Opinion: Money in today’s political climate

The Pandoras Box known as the "Citizens United" decision

Wes Sanderson, Staff Writer

If you can’t tell by the bombardment of election ads on your TV screens, we are in the midst of a presidential election.

Candidates are making their pitch for citizens votes, but there is an elephant in the room, or more appropriately an ass. An ass with a net worth to the tune of $53.4 billion. Former New York City mayor, Michael Bloomberg is making noise as he attempts to run for the Democratic nomination for President on a self-funded campaign.

In an era where most of the Democratic field for president has pledged and rallied against big money donors and working in a more grass-roots campaign style, Bloomberg has become the political punching bag for many who want big money out of politics.

Though Bloomberg may be the target during this election cycle, the larger issue still stands. Voters today feel their voice is being muddled by those with vast amounts of wealth to spend to have their interests heard.

The sad truth is that money has been shown to talk, and campaign finance post “Citizens United vs. Federal Election Commission (FEC)” has become the wild west.

In 2010, “Citizen United vs. FEC” ruled that corporations have the same first amendment protections as living people. In other words, corporations have the same rights to spend money and have a voice in the political process.

The court upheld that corporations were not allowed to directly donate to campaigns, but the court created an avenue for them to wiggle through and still have influence over voters.

Instead of donating directly to campaigns, corporations have the right to run ads under what would be called Political Action Committees (PACs) which allowed corporations to band together to spend money to run ads either for or against certain political parties, candidates, and issues on all levels of government.

What is more controversial is the ruling stating that corporations did not have to report donors’ names if the company does not spend more than $10,000 annually.

Since “Citizen United” came down, total spending on congressional races alone has jumped over $3.2 billion since 2008, the last election before the 2010 decision.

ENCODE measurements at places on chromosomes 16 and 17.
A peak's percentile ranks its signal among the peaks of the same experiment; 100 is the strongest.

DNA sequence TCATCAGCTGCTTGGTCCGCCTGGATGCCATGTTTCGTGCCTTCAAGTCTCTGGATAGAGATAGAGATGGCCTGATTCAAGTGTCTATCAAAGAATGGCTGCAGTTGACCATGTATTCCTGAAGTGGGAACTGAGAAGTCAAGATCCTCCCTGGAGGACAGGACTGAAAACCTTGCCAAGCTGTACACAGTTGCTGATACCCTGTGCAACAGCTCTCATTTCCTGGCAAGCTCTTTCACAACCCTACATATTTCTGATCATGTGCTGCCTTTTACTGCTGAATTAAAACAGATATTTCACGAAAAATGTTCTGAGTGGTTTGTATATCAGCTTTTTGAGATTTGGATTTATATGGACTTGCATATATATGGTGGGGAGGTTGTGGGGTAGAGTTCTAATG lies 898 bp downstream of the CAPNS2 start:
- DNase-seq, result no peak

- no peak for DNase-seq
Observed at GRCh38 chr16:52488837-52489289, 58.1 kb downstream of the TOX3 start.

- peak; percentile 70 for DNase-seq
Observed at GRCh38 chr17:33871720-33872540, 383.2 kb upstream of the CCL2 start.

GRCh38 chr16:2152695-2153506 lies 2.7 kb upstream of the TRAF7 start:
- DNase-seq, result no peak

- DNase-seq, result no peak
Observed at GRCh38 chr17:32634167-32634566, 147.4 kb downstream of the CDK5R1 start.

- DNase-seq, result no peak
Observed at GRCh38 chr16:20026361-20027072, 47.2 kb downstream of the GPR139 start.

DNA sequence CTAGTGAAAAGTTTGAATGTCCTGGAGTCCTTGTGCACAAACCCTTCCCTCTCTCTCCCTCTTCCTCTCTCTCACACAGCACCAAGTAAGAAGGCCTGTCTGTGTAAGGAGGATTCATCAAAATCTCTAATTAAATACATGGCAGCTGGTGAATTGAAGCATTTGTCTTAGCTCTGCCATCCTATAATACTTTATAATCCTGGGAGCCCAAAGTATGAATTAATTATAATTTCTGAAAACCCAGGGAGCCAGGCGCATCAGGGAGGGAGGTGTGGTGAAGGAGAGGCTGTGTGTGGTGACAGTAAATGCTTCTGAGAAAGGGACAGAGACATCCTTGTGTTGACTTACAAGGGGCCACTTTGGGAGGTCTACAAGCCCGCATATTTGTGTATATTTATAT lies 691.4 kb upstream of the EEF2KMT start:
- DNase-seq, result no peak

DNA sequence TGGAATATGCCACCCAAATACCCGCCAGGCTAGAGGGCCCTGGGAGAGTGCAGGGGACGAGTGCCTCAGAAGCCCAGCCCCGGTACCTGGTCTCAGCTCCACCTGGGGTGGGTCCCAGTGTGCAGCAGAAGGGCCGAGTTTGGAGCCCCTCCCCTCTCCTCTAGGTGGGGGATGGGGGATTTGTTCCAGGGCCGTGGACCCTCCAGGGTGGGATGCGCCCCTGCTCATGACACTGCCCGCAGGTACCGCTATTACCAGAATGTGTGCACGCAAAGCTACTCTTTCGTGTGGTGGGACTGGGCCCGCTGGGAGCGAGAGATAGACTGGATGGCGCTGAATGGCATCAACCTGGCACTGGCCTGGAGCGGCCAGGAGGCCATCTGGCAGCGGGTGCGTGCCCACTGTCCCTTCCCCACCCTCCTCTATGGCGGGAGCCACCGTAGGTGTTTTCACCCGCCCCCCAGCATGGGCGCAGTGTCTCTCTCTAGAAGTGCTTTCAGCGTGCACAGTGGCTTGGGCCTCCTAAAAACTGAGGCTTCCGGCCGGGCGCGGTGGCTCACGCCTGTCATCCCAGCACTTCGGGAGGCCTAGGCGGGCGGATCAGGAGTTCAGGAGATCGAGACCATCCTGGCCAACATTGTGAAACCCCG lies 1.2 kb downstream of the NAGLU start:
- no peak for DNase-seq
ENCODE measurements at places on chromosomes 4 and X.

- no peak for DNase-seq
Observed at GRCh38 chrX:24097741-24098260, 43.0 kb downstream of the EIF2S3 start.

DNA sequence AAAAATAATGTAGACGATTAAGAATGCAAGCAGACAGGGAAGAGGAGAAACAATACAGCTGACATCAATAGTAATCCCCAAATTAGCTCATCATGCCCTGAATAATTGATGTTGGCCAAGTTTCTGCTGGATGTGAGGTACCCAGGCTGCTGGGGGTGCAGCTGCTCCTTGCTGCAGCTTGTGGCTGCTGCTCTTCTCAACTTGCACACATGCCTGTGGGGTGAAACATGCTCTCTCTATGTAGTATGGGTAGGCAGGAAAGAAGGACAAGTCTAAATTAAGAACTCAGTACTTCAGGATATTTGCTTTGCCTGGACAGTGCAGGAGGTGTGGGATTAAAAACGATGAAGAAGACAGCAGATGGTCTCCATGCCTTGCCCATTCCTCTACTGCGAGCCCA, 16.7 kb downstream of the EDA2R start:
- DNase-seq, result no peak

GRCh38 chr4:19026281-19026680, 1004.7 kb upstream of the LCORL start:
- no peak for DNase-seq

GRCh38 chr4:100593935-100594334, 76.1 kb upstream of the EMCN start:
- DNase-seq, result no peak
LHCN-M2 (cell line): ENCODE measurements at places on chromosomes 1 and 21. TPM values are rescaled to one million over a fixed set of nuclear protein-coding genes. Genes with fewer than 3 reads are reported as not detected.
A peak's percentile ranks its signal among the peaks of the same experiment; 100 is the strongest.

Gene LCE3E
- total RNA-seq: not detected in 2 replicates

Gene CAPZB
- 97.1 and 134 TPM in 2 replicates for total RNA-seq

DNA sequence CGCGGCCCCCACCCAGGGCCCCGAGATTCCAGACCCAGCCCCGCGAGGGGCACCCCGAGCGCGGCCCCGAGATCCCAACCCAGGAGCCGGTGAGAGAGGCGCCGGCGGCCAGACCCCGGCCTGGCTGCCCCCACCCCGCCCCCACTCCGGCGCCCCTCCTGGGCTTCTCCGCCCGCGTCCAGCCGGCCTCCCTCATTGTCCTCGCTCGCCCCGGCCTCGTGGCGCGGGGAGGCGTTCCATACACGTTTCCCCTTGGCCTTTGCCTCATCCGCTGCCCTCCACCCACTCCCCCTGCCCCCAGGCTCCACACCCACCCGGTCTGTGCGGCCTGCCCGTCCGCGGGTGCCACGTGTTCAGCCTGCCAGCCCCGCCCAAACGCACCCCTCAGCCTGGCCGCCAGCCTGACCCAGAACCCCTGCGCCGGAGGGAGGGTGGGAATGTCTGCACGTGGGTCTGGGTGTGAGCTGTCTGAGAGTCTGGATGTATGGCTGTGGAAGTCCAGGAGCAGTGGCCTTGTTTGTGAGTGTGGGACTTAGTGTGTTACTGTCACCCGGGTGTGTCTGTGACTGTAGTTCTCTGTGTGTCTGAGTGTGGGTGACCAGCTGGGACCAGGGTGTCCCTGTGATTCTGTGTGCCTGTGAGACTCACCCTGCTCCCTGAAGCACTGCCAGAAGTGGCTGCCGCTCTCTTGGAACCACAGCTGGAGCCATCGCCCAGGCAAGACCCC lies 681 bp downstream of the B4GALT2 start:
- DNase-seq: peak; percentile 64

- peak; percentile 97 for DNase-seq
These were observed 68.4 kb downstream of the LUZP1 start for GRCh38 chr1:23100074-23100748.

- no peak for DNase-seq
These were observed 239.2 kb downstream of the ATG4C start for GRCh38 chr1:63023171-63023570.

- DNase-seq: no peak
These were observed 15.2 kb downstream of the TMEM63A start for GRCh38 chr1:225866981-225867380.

With billions of dollars being thrown around to affect how voters chose candidates, is it wrong for the middle-class American to feel like they have less of a voice in our democratic process?

It’s time for the American voter to enact change to make our elections fairer and more transparent.

The ideal solution would be to overturn “Citizen United” and make it clear that corporations should not hold the same first amendment protections as you and I. Whether that be by re-litigating Citizens through the courts or by passing a constitutional amendment to rein in spending.

While it may seem radical, many 2020 hopefuls have been vocal about hopes to add this constitutional amendment overturning “Citizen United” and having greater oversight into the use of super PACs.

Senator Sanders even cosponsored an amendment in 2014 that allowed Congress to regulate campaign finance, shifting power away from the courts.

Campaign finance is not a radical idea; more importantly, finance reform should be something we as the majority of Americans should support and hope for.

While Bloomberg and the other multi-billionaires will continue to play the hand they have been dealt, it is up to the middle class to push for these reforms.

Keeping money local is the only way to ensure the best candidate will rise to the top. The more donors you have the more people you answer to. More importantly, the power is given back to the people.

It’s the simple truth; money talks and the average citizen, is not able to stand-up against the goliath known as the American corporate class and the ultra-rich.